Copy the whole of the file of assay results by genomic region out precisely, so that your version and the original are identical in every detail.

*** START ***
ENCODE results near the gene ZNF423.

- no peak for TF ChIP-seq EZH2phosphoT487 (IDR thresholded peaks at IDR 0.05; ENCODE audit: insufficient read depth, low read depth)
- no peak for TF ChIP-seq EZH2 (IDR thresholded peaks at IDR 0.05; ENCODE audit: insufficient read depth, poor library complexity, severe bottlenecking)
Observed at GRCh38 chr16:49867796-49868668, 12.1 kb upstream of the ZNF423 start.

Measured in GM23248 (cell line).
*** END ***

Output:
ENCODE results near the gene ZNF423.

- no peak for TF ChIP-seq EZH2phosphoT487 (IDR thresholded peaks at IDR 0.05; ENCODE audit: insufficient read depth, low read depth)
- no peak for TF ChIP-seq EZH2 (IDR thresholded peaks at IDR 0.05; ENCODE audit: insufficient read depth, poor library complexity, severe bottlenecking)
Observed at GRCh38 chr16:49867796-49868668, 12.1 kb upstream of the ZNF423 start.

Measured in GM23248 (cell line).